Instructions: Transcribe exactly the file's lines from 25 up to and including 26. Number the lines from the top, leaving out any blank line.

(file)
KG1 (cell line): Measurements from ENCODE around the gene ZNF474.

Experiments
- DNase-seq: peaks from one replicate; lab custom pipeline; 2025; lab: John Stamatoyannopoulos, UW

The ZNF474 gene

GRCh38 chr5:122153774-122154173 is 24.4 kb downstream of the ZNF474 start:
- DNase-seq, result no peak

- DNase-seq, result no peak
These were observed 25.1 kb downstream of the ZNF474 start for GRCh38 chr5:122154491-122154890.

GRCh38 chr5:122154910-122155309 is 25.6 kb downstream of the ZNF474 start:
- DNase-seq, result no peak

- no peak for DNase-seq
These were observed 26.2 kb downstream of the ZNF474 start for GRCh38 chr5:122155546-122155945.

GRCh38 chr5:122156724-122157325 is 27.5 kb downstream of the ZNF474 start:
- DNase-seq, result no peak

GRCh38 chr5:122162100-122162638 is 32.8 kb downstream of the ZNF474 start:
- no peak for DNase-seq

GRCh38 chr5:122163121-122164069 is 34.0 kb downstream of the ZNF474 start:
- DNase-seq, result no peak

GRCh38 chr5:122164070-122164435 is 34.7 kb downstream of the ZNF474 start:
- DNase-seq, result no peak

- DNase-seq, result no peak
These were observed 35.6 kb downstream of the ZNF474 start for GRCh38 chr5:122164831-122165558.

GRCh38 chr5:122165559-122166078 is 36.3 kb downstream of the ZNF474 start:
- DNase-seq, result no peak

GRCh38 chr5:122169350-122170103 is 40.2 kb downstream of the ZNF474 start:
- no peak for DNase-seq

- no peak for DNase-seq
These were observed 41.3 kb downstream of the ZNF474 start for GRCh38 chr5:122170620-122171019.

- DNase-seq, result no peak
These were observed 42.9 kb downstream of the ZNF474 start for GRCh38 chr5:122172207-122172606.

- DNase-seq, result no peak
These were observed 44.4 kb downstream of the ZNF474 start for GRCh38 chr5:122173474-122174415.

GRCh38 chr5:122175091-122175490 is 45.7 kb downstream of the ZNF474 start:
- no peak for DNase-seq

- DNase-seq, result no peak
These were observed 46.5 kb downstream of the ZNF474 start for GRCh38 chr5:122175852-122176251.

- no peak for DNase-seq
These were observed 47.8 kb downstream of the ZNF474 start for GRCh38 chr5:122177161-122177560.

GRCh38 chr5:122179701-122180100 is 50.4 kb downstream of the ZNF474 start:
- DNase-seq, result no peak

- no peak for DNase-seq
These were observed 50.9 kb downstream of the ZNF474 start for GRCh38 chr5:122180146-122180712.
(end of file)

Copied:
GRCh38 chr5:122169350-122170103 is 40.2 kb downstream of the ZNF474 start:
- no peak for DNase-seq